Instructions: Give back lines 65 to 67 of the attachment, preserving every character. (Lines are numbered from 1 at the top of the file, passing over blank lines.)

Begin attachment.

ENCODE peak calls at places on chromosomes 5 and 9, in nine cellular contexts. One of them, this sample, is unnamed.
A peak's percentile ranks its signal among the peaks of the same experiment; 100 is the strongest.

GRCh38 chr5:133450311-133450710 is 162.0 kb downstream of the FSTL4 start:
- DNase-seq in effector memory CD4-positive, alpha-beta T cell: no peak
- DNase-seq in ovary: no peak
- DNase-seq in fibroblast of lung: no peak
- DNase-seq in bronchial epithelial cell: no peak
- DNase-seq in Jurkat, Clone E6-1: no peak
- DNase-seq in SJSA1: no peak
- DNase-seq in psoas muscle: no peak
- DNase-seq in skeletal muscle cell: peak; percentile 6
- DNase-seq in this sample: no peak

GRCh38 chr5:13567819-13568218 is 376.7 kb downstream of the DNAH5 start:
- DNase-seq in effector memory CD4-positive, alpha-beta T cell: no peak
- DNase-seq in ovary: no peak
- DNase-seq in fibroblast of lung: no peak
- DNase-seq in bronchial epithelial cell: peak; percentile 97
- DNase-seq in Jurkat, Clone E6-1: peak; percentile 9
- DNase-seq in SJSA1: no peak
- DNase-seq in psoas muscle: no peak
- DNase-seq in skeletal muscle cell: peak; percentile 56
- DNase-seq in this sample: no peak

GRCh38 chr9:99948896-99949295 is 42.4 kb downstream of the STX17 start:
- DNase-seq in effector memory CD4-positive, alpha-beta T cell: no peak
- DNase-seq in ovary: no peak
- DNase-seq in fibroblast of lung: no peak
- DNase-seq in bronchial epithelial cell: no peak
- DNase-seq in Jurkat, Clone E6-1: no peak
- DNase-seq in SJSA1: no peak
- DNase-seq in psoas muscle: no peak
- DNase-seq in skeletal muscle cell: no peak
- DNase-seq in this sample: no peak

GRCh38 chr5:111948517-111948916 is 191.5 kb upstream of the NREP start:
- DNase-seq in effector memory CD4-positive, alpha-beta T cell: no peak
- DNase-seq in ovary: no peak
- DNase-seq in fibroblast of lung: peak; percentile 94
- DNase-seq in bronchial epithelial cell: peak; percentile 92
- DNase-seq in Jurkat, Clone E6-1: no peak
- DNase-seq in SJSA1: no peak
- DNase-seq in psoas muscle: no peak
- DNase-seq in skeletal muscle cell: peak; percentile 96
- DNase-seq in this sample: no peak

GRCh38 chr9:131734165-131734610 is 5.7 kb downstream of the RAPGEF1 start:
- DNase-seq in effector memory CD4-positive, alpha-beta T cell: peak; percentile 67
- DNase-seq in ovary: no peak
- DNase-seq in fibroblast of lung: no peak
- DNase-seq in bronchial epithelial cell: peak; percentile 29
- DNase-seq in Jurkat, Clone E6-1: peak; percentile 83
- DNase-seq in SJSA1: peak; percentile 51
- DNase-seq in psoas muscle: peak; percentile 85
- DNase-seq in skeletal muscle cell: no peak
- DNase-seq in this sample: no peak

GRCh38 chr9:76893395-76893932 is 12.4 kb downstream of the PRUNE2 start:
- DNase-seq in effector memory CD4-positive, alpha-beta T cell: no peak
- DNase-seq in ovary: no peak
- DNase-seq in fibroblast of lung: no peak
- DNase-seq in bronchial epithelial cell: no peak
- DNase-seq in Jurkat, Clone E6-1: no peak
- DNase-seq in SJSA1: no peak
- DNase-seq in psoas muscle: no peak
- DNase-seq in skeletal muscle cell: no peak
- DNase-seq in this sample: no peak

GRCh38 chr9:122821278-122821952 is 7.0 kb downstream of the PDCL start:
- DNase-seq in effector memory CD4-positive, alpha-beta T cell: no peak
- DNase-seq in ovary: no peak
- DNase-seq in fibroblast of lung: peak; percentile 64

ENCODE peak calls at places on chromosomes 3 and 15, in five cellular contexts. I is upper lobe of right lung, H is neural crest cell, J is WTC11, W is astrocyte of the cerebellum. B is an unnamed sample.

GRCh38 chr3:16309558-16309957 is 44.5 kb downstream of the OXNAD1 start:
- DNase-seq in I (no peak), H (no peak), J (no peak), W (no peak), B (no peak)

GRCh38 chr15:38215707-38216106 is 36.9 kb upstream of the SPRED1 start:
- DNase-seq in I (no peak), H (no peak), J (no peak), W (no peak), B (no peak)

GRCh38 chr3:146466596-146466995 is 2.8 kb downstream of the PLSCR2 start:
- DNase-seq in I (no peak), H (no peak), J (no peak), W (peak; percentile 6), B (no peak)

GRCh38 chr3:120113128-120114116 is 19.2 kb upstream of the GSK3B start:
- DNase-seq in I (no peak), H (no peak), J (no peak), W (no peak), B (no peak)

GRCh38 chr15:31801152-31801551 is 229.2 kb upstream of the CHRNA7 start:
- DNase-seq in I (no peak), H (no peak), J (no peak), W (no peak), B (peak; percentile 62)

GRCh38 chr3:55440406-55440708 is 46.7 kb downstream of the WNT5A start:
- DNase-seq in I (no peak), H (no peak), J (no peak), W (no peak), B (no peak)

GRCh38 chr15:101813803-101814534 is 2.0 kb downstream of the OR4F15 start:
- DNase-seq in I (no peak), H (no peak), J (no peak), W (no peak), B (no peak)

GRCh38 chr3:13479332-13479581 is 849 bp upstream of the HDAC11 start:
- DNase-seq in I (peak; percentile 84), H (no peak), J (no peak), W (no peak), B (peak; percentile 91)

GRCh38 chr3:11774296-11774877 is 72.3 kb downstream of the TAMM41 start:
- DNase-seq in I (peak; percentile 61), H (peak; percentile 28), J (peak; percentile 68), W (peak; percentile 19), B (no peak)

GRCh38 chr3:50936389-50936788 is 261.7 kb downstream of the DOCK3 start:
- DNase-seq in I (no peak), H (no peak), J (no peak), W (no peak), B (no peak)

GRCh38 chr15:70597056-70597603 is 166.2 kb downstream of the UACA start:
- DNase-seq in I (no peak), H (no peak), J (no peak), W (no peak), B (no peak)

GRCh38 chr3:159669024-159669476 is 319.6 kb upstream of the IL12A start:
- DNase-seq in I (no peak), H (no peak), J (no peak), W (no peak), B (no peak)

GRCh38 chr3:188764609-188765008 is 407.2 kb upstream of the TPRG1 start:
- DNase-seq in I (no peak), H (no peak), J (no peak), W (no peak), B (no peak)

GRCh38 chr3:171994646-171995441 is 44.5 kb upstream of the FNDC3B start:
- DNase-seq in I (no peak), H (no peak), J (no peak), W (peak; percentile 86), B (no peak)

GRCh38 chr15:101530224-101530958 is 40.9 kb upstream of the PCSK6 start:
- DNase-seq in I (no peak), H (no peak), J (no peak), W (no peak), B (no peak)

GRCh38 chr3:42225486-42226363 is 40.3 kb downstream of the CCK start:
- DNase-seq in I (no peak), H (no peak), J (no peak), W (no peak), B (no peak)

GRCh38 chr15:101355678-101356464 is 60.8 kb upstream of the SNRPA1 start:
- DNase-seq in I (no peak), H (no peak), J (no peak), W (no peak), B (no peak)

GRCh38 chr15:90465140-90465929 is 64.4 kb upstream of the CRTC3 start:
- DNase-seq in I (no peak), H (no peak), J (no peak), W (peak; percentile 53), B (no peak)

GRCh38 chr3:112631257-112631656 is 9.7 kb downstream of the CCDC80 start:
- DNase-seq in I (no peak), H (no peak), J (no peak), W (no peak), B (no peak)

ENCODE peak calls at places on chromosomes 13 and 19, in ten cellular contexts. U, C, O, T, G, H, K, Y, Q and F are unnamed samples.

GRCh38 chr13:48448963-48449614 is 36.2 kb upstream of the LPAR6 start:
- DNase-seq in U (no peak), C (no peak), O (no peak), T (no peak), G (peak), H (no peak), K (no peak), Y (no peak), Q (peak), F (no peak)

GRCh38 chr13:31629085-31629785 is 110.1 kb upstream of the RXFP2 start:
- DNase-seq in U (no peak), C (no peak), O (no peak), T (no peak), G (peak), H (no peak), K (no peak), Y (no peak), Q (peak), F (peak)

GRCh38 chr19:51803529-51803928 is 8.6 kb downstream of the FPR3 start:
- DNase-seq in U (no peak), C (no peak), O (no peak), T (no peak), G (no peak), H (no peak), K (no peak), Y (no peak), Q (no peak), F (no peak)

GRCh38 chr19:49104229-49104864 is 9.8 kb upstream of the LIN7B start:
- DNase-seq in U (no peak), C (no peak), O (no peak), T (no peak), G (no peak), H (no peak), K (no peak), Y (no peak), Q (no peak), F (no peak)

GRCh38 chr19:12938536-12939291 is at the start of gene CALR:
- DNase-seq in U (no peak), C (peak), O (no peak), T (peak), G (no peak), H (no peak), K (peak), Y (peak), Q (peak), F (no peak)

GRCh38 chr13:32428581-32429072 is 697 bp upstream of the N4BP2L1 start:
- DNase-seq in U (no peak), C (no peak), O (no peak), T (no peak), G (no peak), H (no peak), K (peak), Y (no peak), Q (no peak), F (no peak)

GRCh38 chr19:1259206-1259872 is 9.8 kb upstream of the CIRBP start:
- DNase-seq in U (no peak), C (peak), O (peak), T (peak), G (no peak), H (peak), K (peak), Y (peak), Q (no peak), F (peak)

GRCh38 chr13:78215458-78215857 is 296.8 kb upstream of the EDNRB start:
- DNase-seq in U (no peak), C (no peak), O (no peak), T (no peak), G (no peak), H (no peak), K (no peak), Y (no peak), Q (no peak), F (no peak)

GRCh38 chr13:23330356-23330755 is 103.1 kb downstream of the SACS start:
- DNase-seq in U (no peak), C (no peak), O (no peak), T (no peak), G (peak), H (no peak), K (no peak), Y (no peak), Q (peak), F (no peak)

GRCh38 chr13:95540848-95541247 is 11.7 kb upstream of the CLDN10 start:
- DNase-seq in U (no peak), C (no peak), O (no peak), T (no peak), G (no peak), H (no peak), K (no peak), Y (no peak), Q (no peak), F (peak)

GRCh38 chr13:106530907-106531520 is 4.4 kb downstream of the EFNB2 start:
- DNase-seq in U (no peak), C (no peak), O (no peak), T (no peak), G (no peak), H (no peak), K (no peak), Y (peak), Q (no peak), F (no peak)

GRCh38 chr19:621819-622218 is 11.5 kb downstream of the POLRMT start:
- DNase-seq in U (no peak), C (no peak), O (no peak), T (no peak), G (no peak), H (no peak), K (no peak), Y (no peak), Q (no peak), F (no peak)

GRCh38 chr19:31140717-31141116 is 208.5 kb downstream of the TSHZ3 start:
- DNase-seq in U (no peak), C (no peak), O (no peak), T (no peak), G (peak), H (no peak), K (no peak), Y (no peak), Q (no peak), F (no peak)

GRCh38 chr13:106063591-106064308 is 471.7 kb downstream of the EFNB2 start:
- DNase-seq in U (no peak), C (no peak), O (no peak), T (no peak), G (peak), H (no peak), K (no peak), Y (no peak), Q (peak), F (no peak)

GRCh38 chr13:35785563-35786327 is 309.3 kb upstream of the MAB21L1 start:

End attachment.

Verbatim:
- DNase-seq in ovary: no peak
- DNase-seq in fibroblast of lung: peak; percentile 64

ENCODE peak calls at places on chromosomes 3 and 15, in five cellular contexts. I is upper lobe of right lung, H is neural crest cell, J is WTC11, W is astrocyte of the cerebellum. B is an unnamed sample.